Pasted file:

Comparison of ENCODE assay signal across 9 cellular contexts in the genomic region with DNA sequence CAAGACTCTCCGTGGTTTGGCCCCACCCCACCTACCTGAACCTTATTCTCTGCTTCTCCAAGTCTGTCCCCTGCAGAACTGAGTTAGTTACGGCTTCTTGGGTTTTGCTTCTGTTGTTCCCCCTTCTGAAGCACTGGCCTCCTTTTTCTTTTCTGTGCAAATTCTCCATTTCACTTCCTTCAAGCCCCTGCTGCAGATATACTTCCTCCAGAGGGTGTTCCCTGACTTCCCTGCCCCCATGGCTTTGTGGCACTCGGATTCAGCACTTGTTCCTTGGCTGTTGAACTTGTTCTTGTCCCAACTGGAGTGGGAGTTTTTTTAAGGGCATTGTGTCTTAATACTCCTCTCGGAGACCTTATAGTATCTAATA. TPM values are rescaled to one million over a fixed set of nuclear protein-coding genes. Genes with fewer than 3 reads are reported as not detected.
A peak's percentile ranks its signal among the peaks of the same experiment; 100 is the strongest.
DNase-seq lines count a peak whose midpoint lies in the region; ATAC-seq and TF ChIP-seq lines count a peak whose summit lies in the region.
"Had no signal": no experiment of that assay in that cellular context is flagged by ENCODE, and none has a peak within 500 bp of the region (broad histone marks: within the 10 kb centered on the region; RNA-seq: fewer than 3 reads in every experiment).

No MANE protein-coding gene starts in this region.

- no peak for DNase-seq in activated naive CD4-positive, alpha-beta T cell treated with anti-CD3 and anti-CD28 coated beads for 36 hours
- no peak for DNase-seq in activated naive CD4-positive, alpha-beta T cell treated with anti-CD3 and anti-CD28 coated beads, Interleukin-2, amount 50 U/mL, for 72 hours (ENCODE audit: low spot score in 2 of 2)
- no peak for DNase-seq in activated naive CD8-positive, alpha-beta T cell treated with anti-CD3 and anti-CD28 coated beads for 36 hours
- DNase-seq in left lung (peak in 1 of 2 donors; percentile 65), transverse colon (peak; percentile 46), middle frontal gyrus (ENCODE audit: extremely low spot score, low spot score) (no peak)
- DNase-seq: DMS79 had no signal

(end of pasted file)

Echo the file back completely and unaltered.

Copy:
Comparison of ENCODE assay signal across 9 cellular contexts in the genomic region with DNA sequence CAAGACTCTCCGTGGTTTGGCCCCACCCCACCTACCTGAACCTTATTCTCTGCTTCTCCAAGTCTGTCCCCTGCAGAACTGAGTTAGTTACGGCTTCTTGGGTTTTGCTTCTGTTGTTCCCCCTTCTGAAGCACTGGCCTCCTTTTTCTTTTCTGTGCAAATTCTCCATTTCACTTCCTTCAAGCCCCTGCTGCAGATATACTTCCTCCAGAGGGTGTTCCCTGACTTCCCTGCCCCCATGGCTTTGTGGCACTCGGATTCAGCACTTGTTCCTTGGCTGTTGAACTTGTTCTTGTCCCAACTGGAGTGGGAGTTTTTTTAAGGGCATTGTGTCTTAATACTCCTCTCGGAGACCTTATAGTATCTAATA. TPM values are rescaled to one million over a fixed set of nuclear protein-coding genes. Genes with fewer than 3 reads are reported as not detected.
A peak's percentile ranks its signal among the peaks of the same experiment; 100 is the strongest.
DNase-seq lines count a peak whose midpoint lies in the region; ATAC-seq and TF ChIP-seq lines count a peak whose summit lies in the region.
"Had no signal": no experiment of that assay in that cellular context is flagged by ENCODE, and none has a peak within 500 bp of the region (broad histone marks: within the 10 kb centered on the region; RNA-seq: fewer than 3 reads in every experiment).

No MANE protein-coding gene starts in this region.

- no peak for DNase-seq in activated naive CD4-positive, alpha-beta T cell treated with anti-CD3 and anti-CD28 coated beads for 36 hours
- no peak for DNase-seq in activated naive CD4-positive, alpha-beta T cell treated with anti-CD3 and anti-CD28 coated beads, Interleukin-2, amount 50 U/mL, for 72 hours (ENCODE audit: low spot score in 2 of 2)
- no peak for DNase-seq in activated naive CD8-positive, alpha-beta T cell treated with anti-CD3 and anti-CD28 coated beads for 36 hours
- DNase-seq in left lung (peak in 1 of 2 donors; percentile 65), transverse colon (peak; percentile 46), middle frontal gyrus (ENCODE audit: extremely low spot score, low spot score) (no peak)
- DNase-seq: DMS79 had no signal